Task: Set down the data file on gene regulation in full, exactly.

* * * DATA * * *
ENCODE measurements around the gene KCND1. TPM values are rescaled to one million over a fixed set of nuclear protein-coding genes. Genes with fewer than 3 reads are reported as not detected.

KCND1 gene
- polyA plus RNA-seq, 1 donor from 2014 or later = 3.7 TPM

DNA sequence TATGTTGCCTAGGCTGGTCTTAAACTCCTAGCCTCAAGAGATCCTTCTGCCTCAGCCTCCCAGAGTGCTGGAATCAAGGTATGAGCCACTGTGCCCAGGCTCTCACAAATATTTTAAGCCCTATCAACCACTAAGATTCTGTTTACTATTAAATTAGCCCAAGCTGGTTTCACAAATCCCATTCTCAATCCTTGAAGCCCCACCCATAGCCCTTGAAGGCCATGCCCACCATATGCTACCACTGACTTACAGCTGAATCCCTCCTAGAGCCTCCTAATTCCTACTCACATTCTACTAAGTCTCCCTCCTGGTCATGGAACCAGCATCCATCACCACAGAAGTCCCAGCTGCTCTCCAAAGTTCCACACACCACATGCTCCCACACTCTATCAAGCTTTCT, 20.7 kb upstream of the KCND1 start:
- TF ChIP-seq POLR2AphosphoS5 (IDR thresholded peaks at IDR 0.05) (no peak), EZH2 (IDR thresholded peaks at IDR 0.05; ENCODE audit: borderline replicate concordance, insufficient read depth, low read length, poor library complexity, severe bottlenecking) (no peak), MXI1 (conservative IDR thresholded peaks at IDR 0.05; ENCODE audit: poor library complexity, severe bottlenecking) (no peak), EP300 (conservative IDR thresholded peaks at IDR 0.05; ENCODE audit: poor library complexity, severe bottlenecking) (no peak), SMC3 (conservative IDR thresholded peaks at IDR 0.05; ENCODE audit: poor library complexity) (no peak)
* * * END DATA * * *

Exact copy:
ENCODE measurements around the gene KCND1. TPM values are rescaled to one million over a fixed set of nuclear protein-coding genes. Genes with fewer than 3 reads are reported as not detected.

KCND1 gene
- polyA plus RNA-seq, 1 donor from 2014 or later = 3.7 TPM

DNA sequence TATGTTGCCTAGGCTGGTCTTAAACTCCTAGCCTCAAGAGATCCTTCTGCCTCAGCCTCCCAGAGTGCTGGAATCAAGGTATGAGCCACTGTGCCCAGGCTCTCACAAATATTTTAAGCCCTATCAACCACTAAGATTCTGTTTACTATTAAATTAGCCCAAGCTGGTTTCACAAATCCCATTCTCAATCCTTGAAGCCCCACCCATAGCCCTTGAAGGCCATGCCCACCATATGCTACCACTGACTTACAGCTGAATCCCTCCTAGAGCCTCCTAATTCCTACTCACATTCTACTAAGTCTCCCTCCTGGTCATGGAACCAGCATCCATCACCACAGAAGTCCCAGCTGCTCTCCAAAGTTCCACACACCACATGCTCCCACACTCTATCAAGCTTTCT, 20.7 kb upstream of the KCND1 start:
- TF ChIP-seq POLR2AphosphoS5 (IDR thresholded peaks at IDR 0.05) (no peak), EZH2 (IDR thresholded peaks at IDR 0.05; ENCODE audit: borderline replicate concordance, insufficient read depth, low read length, poor library complexity, severe bottlenecking) (no peak), MXI1 (conservative IDR thresholded peaks at IDR 0.05; ENCODE audit: poor library complexity, severe bottlenecking) (no peak), EP300 (conservative IDR thresholded peaks at IDR 0.05; ENCODE audit: poor library complexity, severe bottlenecking) (no peak), SMC3 (conservative IDR thresholded peaks at IDR 0.05; ENCODE audit: poor library complexity) (no peak)